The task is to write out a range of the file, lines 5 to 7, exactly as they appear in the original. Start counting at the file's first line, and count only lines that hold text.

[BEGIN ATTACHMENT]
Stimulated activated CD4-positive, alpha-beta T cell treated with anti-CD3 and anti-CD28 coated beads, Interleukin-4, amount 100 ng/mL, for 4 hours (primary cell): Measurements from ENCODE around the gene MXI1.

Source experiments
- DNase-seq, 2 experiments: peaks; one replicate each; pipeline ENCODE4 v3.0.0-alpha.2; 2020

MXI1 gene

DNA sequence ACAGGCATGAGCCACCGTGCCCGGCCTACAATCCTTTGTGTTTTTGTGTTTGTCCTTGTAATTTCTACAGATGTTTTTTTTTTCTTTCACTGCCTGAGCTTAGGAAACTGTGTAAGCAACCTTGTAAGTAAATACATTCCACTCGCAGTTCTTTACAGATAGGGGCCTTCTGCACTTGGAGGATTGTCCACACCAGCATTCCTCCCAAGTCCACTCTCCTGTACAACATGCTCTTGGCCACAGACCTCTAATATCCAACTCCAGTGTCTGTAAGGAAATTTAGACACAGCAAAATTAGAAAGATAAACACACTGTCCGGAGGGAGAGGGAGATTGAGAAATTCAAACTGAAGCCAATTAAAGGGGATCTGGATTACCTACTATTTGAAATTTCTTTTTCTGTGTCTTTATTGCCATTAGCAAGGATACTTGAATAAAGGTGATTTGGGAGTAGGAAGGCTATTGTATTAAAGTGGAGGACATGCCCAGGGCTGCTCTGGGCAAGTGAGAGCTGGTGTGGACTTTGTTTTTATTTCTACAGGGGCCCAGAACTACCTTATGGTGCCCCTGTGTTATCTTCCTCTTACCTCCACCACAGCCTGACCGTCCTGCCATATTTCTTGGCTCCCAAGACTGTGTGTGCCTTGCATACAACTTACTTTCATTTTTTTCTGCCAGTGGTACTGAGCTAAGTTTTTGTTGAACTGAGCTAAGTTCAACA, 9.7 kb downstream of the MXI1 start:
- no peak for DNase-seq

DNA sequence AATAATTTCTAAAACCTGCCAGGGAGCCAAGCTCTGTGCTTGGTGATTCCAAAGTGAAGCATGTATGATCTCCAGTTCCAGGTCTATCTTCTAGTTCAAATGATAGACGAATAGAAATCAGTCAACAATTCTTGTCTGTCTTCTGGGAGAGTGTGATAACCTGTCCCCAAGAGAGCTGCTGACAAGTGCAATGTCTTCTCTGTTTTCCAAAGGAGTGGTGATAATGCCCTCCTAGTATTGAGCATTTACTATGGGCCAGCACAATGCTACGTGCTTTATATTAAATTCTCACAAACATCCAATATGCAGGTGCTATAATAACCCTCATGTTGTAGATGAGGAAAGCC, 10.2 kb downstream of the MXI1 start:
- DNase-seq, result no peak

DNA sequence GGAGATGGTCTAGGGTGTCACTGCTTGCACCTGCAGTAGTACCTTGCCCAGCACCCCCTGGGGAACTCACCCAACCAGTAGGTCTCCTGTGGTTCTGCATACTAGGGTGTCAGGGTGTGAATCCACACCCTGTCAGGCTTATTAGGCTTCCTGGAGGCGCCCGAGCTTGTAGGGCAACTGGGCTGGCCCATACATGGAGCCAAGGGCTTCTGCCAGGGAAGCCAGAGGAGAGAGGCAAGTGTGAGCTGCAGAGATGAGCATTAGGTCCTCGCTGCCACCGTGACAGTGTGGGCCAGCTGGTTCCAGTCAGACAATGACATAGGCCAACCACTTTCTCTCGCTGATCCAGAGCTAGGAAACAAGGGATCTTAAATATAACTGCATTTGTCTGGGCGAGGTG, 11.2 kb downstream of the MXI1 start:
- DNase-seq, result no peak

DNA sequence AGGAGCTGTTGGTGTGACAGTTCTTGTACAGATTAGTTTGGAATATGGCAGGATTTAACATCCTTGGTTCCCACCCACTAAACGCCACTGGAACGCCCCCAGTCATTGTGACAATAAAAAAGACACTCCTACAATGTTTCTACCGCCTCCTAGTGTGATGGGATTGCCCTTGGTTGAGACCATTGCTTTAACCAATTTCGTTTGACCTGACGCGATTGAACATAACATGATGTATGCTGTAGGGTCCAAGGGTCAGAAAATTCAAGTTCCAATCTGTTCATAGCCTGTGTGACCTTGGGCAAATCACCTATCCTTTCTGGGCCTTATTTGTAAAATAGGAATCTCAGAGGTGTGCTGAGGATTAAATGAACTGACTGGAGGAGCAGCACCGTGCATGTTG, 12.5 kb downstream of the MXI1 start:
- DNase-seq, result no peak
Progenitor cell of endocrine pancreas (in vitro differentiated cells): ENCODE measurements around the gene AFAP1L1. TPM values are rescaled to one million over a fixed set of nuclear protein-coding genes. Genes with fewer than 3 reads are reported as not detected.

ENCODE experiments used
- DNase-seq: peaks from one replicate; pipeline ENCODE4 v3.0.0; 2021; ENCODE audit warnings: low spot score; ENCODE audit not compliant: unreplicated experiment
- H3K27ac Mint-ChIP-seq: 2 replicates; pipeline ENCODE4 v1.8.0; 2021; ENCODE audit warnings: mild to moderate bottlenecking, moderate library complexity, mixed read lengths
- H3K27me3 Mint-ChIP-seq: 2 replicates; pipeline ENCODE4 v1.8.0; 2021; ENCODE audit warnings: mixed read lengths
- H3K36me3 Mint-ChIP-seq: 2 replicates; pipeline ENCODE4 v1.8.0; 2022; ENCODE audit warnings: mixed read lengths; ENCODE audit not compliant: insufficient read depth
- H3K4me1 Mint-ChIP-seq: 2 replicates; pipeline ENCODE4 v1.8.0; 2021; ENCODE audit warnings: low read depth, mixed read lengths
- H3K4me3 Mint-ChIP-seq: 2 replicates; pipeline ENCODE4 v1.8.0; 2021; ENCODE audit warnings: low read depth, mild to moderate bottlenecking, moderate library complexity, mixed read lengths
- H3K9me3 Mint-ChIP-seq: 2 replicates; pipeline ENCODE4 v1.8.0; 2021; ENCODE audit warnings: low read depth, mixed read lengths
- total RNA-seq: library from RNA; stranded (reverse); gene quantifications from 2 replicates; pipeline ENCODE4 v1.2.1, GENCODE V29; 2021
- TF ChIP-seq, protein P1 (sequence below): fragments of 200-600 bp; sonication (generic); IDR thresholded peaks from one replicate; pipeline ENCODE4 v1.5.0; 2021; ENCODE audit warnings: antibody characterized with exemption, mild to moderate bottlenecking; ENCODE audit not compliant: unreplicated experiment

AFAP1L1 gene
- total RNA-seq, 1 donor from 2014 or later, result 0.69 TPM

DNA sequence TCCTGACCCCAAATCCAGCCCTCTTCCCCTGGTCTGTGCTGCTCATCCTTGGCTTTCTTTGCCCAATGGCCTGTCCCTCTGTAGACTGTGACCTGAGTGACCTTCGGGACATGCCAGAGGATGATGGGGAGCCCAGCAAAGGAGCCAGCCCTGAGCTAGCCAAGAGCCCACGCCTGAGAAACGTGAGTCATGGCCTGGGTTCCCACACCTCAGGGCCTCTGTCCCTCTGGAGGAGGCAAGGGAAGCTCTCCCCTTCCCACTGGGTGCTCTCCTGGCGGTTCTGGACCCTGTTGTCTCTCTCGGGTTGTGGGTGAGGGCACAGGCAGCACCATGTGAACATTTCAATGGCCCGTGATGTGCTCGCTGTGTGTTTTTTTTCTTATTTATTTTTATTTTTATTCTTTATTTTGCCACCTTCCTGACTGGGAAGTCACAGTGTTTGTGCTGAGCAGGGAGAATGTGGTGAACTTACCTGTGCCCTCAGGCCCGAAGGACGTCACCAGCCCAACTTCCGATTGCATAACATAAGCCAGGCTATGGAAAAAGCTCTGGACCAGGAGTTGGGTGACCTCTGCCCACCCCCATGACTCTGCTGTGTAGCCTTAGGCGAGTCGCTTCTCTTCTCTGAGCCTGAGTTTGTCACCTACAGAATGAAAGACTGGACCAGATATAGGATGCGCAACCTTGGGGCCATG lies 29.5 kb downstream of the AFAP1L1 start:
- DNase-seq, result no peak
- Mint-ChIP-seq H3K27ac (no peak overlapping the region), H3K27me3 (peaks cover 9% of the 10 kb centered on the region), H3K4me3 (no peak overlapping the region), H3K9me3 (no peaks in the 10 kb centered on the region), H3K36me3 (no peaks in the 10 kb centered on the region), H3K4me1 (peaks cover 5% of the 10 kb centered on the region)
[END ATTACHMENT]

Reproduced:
DNA sequence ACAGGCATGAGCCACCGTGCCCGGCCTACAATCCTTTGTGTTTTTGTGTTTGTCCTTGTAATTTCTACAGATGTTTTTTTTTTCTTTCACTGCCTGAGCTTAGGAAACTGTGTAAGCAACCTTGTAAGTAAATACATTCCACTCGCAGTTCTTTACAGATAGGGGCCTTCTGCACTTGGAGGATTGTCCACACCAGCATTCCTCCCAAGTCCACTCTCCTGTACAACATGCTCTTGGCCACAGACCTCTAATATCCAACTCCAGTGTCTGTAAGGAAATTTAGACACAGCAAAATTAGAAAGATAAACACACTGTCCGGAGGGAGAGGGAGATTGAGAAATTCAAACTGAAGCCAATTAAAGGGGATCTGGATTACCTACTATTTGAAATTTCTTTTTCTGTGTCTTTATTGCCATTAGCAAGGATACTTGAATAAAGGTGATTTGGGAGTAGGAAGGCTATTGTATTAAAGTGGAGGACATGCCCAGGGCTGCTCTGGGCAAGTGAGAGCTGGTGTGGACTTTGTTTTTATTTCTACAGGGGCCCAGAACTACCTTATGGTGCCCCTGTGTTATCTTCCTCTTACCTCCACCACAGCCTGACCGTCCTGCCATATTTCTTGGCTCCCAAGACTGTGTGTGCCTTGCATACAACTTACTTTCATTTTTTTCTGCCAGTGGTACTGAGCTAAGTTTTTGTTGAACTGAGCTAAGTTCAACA, 9.7 kb downstream of the MXI1 start:
- no peak for DNase-seq

DNA sequence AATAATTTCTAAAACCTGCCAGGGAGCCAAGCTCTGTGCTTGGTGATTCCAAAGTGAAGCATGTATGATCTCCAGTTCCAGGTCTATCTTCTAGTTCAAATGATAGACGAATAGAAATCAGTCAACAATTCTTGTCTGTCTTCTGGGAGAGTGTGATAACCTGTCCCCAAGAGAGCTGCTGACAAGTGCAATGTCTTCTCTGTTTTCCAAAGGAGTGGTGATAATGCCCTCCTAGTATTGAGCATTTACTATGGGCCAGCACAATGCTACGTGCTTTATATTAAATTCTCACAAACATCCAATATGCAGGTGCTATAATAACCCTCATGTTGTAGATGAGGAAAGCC, 10.2 kb downstream of the MXI1 start: